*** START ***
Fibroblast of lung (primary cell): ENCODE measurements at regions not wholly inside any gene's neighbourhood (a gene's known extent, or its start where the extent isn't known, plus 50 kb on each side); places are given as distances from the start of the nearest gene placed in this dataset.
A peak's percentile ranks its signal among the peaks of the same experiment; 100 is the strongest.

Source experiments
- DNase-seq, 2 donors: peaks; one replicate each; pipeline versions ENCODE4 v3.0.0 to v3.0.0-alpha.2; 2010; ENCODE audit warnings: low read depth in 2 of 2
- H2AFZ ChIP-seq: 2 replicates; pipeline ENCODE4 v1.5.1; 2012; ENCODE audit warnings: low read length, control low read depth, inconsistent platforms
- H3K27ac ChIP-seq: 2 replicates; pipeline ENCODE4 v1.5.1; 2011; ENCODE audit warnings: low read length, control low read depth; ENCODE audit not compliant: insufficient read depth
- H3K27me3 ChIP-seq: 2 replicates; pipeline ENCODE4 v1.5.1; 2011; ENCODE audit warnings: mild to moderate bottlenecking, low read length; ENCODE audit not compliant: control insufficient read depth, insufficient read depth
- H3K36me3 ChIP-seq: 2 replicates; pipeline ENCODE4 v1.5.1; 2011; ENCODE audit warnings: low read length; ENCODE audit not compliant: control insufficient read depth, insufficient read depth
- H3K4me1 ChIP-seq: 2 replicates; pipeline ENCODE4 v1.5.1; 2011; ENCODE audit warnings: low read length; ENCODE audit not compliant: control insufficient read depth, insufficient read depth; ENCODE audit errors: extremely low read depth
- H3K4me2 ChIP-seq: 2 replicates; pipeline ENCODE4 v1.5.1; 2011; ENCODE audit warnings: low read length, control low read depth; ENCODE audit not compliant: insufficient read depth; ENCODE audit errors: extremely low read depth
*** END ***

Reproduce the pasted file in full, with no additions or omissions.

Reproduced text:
Fibroblast of lung (primary cell): ENCODE measurements at regions not wholly inside any gene's neighbourhood (a gene's known extent, or its start where the extent isn't known, plus 50 kb on each side); places are given as distances from the start of the nearest gene placed in this dataset.
A peak's percentile ranks its signal among the peaks of the same experiment; 100 is the strongest.

Source experiments
- DNase-seq, 2 donors: peaks; one replicate each; pipeline versions ENCODE4 v3.0.0 to v3.0.0-alpha.2; 2010; ENCODE audit warnings: low read depth in 2 of 2
- H2AFZ ChIP-seq: 2 replicates; pipeline ENCODE4 v1.5.1; 2012; ENCODE audit warnings: low read length, control low read depth, inconsistent platforms
- H3K27ac ChIP-seq: 2 replicates; pipeline ENCODE4 v1.5.1; 2011; ENCODE audit warnings: low read length, control low read depth; ENCODE audit not compliant: insufficient read depth
- H3K27me3 ChIP-seq: 2 replicates; pipeline ENCODE4 v1.5.1; 2011; ENCODE audit warnings: mild to moderate bottlenecking, low read length; ENCODE audit not compliant: control insufficient read depth, insufficient read depth
- H3K36me3 ChIP-seq: 2 replicates; pipeline ENCODE4 v1.5.1; 2011; ENCODE audit warnings: low read length; ENCODE audit not compliant: control insufficient read depth, insufficient read depth
- H3K4me1 ChIP-seq: 2 replicates; pipeline ENCODE4 v1.5.1; 2011; ENCODE audit warnings: low read length; ENCODE audit not compliant: control insufficient read depth, insufficient read depth; ENCODE audit errors: extremely low read depth
- H3K4me2 ChIP-seq: 2 replicates; pipeline ENCODE4 v1.5.1; 2011; ENCODE audit warnings: low read length, control low read depth; ENCODE audit not compliant: insufficient read depth; ENCODE audit errors: extremely low read depth